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All work, no play

Appropos ‘ No time to rest on laurels’ by Abhijit Chatterjee ( April 30, Saturday Extra ) , it’s a pity that Indian cricketers have become a machine. They have been playing from October last year and have not rested at all. Even now they seem to have a tight schedule till July, 2012. Too much cricket is hardly healthy for either cricket or cricketers. Indeed the schedule vetted by the BCCI has been described as ‘inhuman’ by Wasim Akram. The BCCI must keep this in mind.

Subhash C Taneja, Rohtak

The two great men

It was genuine admiration that Gandhi and Tagore felt for each other. While Tagore called Gandhi ‘Mahatma’ , the latter responded by describing the poet ‘Gurudev’. The honorifics stuck to their names. But they were also very different. Though both were patriots, Gandho wore a loincloth and an occasional cloth to cover his bare body in empathy with the poor of the country. But Tagore was mostly heavily dressed in a long gown covering his whole body. Gandhi was clean shaven while Tagore sported long hair and beard. While Gandhi preferred to live mostly in huts, Tagore liked spacious accommodation.

V.K. Rangra, Delhi

Tagore got it wrong

The article “Tagore echoes in Punjab” ( May 8 ) by Nirupama Dutt has dwelt on the impact of Gurus and Gurbani on Tagore. But in one of his stories translated by Bhabani Bhattacharya, Tagore described the death of Guru Gobind Singh while playing chess with Pathan Mahmud, who lost the game and killed the Guru. Historians can explain better but Tagore appears to have got it all wrong.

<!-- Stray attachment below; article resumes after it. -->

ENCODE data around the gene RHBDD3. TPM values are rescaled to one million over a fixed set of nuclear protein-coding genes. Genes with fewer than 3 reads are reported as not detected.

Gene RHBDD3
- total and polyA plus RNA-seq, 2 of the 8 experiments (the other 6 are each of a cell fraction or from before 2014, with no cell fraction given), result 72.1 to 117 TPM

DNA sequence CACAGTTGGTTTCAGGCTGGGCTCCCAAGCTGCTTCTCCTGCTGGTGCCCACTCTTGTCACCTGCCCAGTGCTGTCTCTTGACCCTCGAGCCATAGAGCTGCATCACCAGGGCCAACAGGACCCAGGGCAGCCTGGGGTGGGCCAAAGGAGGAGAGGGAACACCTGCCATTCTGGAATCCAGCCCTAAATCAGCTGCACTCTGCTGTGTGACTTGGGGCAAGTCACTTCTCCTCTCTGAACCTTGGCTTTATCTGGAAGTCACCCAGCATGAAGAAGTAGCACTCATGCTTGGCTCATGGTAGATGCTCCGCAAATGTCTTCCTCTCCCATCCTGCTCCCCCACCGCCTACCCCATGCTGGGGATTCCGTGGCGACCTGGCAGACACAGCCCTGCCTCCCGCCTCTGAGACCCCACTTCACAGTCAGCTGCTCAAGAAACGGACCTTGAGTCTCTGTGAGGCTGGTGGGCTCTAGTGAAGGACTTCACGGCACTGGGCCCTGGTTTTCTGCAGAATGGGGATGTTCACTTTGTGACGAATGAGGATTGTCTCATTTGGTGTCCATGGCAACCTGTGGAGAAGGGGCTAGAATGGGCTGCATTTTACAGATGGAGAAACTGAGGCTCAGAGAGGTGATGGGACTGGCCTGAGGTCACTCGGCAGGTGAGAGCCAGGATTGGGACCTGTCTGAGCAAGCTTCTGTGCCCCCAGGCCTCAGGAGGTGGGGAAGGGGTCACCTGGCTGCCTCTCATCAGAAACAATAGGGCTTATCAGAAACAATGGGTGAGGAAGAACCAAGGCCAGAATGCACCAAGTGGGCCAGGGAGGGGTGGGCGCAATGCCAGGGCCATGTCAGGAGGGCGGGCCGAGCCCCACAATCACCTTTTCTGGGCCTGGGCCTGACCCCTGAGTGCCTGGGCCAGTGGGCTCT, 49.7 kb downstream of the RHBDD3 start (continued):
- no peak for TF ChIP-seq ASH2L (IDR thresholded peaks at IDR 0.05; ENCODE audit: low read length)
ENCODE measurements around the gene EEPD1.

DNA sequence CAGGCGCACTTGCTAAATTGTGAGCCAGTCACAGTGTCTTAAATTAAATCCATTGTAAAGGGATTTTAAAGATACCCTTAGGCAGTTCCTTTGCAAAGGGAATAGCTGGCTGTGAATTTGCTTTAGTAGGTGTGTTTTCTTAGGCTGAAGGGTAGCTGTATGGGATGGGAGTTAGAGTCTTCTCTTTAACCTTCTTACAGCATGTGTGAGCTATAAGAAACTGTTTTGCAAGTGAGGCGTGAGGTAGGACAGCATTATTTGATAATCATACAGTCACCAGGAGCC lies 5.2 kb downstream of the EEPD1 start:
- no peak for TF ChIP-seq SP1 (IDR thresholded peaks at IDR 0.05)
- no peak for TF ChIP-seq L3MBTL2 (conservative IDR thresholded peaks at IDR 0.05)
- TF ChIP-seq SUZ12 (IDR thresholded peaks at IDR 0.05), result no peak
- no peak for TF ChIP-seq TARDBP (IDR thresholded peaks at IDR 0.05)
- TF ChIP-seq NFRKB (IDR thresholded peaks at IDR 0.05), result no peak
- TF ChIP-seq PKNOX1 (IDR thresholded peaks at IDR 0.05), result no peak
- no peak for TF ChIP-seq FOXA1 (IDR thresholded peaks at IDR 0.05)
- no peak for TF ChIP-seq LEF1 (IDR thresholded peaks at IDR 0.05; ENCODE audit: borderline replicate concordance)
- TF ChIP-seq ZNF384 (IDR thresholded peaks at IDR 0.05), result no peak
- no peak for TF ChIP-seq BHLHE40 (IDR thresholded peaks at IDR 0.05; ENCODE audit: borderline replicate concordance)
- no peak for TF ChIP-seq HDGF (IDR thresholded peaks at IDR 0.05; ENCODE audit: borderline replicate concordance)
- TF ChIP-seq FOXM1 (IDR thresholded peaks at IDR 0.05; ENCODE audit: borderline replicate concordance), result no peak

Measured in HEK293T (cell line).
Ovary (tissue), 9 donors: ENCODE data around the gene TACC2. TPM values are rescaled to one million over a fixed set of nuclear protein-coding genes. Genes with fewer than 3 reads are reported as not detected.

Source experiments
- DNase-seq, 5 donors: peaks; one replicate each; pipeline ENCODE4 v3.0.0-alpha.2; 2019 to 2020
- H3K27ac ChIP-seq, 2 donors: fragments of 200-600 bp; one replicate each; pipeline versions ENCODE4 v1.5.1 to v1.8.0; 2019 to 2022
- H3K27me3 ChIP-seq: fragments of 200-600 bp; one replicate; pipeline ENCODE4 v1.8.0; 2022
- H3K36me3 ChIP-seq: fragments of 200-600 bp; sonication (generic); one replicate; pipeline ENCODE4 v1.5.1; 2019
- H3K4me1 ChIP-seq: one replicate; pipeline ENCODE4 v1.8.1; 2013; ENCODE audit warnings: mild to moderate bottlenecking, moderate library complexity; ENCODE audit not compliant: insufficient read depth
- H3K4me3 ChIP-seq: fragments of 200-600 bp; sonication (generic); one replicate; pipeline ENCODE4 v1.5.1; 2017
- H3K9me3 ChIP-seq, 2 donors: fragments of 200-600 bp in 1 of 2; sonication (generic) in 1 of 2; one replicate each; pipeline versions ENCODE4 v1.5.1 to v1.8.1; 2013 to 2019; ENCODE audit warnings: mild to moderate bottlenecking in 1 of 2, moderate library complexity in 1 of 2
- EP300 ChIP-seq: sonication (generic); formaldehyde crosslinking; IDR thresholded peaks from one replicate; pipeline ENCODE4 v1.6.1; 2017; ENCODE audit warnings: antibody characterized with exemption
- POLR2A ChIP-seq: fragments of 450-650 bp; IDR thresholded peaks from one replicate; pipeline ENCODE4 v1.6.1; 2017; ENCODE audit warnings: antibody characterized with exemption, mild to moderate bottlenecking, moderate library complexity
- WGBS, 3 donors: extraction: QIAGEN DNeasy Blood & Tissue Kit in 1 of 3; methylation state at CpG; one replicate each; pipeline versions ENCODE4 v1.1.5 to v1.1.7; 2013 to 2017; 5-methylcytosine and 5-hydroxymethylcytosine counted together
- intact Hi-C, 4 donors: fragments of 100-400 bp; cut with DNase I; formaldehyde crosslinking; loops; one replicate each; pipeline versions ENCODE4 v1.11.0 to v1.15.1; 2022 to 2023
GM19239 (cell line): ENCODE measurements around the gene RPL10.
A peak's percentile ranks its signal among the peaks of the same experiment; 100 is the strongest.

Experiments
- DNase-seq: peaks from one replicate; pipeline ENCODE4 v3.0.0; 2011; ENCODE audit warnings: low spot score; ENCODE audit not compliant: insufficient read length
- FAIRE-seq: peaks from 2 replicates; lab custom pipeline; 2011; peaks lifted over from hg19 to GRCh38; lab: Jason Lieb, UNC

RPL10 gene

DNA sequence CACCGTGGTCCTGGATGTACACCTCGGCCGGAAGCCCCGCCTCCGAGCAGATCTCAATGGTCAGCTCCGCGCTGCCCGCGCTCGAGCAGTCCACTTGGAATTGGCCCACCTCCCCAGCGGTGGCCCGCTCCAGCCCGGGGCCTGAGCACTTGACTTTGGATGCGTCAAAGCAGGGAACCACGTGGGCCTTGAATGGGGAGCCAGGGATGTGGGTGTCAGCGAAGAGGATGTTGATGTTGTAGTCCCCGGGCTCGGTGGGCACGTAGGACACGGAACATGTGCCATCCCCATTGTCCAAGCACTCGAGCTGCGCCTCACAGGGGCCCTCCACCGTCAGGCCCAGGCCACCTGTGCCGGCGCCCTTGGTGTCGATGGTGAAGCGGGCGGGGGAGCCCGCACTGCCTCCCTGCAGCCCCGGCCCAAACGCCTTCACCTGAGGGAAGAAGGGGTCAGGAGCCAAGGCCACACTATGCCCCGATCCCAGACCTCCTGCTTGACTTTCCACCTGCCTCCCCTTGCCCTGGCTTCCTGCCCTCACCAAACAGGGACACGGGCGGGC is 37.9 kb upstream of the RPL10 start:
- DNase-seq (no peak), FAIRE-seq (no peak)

A.S. Anand, Ludhiana

On corruption

Appropos “ PM opens Tagore’s 150th birth anniversary celebrations " ( May 8 ), it is worth recalling that Tagore , pained to find evidence of corruption in Calcutta Corporation, had argued that after Independence, democracy should be put on hold. Even Subhash Chandra Bose wanted dictatorship in the country for the first thirty years. But Mahatma Gandhi and Nehru did not agree. We have seen what has happened since Independence. A strong central government, possibly a national government drawn from honest MPs from all political parties, sterner statutes and possibly retired Generals as Governors with the mandate to stamp out corruption might help.

I.P. Gandhi, Karnal

Extension of poetry

Dr B.N. Goswami in his article “ His brooding Art ” , I am afraid, arrived at the wrong conclusion even after quoting the right authorities. It is not correct to say that Tagore’s paintings were different from his poetry. In fact Tagore’s paintings were an extension of his poetry. When , at the age of sixty, Tagore felt that he was unable to express himself in poetry that he took to paintings to communicate his feelings. Indeed it was Tagore’s idea that Music, Plastic arts and Literature, because of their intrinsic connectivity, should be housed in one building. But alas, today the only thing common between the three National Akademis, although housed in the same building, is a common telephone exchange and a common canteen. The world of art is not just divided but vitiated and the situation is so bad that crime reporters have become art critics and farmers have become art historians.

K.K. Khullar, New Delhi


In “Total Confusion” by Khushwant Singh (May 7) , the writer pointed out that to some people “ all Sardarjis look alike”. Sikhs, though constituting a negligible percentage of the population, have carved out a niche for themselves by their versatility, hard work. They have also endeared themselves to others for their simplicity and zest for life. Even Tagore wrote three beautiful poems titled “ Gobind Guru”, “ Veer Guru” and “ The last lesson”. But just as all Sikhs, to some people, look alike, some Sikhs may like to argue that lord Hanuman(n) was also a Sikh like Gurdas Mann, Babbu Mann and Harbhajan Mann !

Harbans Singh, Ambala Cantt



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